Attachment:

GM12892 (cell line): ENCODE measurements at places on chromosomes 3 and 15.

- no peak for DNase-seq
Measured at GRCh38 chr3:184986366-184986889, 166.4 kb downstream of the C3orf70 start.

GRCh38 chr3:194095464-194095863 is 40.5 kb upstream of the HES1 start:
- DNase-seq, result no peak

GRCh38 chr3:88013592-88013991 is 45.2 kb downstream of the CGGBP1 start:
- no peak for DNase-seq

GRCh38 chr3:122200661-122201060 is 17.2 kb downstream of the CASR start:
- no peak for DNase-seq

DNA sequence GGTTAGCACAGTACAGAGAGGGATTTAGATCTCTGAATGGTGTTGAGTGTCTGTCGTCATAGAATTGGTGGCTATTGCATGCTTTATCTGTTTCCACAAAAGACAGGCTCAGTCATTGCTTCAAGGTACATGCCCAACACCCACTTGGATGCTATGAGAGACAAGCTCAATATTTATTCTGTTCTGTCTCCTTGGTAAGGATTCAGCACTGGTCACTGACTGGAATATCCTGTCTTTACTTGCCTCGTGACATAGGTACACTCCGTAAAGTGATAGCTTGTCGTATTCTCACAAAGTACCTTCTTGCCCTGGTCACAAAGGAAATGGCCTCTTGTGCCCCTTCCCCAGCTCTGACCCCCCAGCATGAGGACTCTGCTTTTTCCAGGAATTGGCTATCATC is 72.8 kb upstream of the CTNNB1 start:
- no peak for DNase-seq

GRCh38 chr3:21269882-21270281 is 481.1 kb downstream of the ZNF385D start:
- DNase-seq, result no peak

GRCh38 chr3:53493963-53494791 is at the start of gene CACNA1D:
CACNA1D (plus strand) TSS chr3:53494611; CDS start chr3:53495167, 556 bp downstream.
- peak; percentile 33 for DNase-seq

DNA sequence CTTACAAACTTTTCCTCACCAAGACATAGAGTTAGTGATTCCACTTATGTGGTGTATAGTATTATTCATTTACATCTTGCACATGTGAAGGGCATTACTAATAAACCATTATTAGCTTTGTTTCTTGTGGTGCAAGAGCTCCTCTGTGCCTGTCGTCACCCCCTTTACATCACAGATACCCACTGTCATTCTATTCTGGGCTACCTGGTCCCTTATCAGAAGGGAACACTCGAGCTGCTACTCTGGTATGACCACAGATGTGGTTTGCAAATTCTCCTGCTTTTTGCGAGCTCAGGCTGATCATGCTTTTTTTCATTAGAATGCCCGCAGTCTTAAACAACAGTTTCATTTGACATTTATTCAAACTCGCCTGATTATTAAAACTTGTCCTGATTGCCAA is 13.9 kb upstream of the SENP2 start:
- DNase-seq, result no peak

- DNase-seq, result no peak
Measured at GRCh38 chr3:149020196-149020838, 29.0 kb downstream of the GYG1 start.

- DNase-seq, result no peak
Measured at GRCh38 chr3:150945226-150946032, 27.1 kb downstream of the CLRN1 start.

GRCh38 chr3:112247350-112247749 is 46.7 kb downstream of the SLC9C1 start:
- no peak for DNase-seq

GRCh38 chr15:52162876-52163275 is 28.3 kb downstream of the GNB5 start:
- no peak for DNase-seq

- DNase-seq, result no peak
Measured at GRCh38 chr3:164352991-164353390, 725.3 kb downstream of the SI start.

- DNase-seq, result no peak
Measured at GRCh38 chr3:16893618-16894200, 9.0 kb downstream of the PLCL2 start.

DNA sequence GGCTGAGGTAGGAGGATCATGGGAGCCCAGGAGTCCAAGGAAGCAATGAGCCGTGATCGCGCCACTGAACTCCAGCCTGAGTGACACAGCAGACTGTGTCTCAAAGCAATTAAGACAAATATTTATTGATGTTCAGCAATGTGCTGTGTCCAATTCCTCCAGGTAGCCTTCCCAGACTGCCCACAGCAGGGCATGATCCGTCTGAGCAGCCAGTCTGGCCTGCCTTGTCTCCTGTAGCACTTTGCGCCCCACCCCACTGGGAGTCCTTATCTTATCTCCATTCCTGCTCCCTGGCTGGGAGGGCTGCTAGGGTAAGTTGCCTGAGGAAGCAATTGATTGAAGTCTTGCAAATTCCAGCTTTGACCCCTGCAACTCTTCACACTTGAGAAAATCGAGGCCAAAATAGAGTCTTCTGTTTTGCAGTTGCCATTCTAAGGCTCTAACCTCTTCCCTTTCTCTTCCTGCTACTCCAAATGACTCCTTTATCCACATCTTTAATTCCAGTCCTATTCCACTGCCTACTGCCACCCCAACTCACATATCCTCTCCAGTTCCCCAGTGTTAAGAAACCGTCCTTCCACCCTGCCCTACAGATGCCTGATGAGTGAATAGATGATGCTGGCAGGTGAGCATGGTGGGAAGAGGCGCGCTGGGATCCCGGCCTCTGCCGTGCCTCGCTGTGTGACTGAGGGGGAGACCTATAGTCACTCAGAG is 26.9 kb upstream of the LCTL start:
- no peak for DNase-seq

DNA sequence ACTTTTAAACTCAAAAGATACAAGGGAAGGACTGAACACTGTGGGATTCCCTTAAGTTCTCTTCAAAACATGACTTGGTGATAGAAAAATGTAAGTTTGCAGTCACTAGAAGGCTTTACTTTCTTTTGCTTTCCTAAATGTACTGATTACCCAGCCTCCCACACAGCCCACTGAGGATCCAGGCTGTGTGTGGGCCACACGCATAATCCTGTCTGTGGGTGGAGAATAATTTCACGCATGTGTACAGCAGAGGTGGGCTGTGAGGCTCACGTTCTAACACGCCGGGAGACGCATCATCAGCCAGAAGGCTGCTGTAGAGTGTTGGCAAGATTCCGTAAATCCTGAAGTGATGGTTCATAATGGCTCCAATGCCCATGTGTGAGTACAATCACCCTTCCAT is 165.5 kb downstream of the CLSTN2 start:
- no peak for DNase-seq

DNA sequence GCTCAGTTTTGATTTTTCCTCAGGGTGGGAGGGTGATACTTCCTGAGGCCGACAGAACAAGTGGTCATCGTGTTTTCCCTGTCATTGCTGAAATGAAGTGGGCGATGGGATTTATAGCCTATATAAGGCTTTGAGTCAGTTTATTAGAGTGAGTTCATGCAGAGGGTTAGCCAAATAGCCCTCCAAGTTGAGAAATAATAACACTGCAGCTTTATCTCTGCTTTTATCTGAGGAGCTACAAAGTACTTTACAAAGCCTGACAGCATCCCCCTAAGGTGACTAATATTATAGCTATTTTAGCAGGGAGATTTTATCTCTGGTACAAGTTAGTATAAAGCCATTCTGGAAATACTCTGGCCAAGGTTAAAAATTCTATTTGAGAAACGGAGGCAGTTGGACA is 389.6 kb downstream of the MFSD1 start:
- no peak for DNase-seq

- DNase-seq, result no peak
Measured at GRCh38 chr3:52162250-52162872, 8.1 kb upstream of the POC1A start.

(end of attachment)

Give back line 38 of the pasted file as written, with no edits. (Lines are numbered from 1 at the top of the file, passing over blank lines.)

Measured at GRCh38 chr3:52162250-52162872, 8.1 kb upstream of the POC1A start.